Ex Datis

Lat. ex datis, datum, “gift, present”.

The label “ad auditorem argument”, lat. auditor “listener” is used by Schopenhauer ([1864], p. 43).

The ex datis argumentation is not based on facts or experience, but on what has been admitted, “given”, or conceded by the interlocutor, the audience or the adversary. The arguer reasons, “from what has been granted” (Chenique 1975, p. 322). The ex datis argumentation is sometimes called ex concessis@ (ibid.).

Like the ad hominem@ argument, the ex datis argument is based on the beliefs of the audience. While the ad hominem argument exploits these beliefs to rebut the whole system, the ex datis argument exploits them for confirmation purposes only. Good knowledge of the audience’s character is important to argumentative rhetoric, because it provides the orator with a great reserve of such ex datis premises, S. Ethos.

If the interactional framework does not allow the revision of beliefs, this data cannot be questioned, and the conclusions based upon it are irrefutable in this context. From this data, the arguer concludes positively, “besides, you yourself sayit!”. Consider the issue, “Should we take military action in Syldavia?”:

You admit that the Syldavian troops are poorly trained and that the situation will soon be out of control;
and that the unrest in Syldavia may extend to the region;
we agree that this extension would threaten our security;
and no one denies that we must intervene if our security is threatened.
So, you should join us, the camp of the people who are in favor of a military intervention in Syldavia.

This strategy of argumentation has something to do with religious confession and philosophical maieutic. The listener is invited to assume the truth of his or her beliefs, that is the conclusion that he or she does not dare to draw, or is unable to express because of some intellectual or moral inhibition.

The ex datis argument scheme calls for a foundational and an ethical criticism. According to the foundational principles, to be valid, an inference must be based on true universal premises, whereas any ex datis argumentation is misleading because its premises are based upon local beliefs only. As the ex datis argument is the typical form of rhetorical argumentation, all such rhetorical arguments must be condemned.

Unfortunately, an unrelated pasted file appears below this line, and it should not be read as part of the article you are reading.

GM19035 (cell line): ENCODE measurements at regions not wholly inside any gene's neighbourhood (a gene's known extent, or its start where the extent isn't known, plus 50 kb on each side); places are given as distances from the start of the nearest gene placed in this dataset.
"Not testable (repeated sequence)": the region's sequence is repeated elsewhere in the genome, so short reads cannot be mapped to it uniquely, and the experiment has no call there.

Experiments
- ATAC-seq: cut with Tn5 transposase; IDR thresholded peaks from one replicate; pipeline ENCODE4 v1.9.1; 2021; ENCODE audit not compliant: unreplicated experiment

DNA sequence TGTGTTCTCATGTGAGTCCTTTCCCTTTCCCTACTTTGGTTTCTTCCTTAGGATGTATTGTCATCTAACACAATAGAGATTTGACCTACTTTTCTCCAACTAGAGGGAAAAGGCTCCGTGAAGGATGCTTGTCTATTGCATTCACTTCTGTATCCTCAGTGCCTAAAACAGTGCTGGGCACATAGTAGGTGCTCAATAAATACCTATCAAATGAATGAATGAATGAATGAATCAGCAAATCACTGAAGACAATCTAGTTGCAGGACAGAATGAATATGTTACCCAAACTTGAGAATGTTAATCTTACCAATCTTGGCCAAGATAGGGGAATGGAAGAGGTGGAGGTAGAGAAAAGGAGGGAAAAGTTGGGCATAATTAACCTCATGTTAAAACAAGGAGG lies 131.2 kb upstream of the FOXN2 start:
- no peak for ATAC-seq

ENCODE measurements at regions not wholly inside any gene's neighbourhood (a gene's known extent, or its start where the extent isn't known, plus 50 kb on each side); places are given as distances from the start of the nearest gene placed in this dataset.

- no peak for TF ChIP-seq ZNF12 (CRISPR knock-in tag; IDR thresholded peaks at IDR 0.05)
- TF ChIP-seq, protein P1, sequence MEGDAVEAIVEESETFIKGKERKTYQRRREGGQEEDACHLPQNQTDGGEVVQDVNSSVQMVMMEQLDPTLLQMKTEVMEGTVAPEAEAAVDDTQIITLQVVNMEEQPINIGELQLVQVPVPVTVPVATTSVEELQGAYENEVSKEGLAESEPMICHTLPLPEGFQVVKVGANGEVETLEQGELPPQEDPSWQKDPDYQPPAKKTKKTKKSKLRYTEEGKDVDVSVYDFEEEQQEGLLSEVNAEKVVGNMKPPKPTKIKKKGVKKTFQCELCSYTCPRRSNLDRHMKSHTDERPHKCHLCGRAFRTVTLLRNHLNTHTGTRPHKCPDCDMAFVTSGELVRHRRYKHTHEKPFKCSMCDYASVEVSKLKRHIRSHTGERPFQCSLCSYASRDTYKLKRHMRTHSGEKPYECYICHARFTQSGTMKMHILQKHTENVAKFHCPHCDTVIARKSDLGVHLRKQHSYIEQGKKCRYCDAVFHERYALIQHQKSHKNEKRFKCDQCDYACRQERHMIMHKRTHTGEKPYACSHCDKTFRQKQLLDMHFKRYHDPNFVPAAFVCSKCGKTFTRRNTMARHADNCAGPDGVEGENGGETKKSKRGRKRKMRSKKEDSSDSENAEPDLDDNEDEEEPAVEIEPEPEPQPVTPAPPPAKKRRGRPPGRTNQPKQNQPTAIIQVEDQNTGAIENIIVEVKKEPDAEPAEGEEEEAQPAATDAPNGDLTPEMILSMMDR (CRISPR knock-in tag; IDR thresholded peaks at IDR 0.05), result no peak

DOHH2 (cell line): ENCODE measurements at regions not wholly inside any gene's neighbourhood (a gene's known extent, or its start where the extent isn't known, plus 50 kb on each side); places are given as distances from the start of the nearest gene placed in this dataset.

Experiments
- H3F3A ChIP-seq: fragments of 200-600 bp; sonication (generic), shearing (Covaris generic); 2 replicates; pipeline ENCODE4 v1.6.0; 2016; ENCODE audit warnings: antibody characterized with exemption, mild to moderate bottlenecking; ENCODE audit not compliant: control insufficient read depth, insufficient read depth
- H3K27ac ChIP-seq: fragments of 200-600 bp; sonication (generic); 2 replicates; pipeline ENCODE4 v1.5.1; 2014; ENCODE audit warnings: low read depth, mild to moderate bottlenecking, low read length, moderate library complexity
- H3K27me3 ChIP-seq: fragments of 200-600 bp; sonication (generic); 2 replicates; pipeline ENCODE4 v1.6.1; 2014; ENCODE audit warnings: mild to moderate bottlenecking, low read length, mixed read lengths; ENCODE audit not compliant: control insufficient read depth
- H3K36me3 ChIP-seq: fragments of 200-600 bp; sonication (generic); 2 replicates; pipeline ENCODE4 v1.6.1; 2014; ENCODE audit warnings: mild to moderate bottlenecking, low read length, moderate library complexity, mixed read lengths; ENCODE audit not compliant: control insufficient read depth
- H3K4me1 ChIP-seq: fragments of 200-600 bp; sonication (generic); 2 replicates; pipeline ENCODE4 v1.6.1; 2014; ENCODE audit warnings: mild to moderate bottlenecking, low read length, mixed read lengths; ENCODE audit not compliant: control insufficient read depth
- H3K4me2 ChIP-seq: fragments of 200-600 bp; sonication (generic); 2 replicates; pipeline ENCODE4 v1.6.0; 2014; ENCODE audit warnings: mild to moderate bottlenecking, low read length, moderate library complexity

From an ethical point of view, and unlike the logician arguing for what is, or what he truly believes to be true, the party putting forward an ex datis argument does not necessarily endorse and support the premises and rules borrowed from the audience. This is why the ex concessis argument may end up as a trap. People are generally expected to take responsibility for what they say, so the audience in good faith will normally allocate to the arguer the beliefs he or she argues from, even if the speaker only advances them ex concessis. Yet, if this arguer is better informed than the audience and knows that P is true (or false), whereas the listeners believe that P is false (or true); or if he or she has reliable information unknown from the audience, and takes into account only what the audience believes and knows, then, to say that the argument is ex datis, ex concessis, ad auditorem… is simply to say that the orator lies and manipulates the audience. S. Refutation; Manipulation.


In philosophy, Kant draws a distinction between ex datis knowledge based on experience, and ex principiis knowledge deduced from the first principles. History is the prototype of knowledge ex datis, philosophy and mathematics prototypes of knowledge ex principiis. Mere ex datis knowledge would be only a compilation of data. Extending the Kantian meaning, one might think that the ex datis argumentation is based on experience, “on the substance, on things themselves”. This interpretation would make ex datis an equivalent of the ad rem, to the matter@ argument, and this does not seem to be the case. The use of the expression ex datis in argumentation is distinct from its use in philosophy.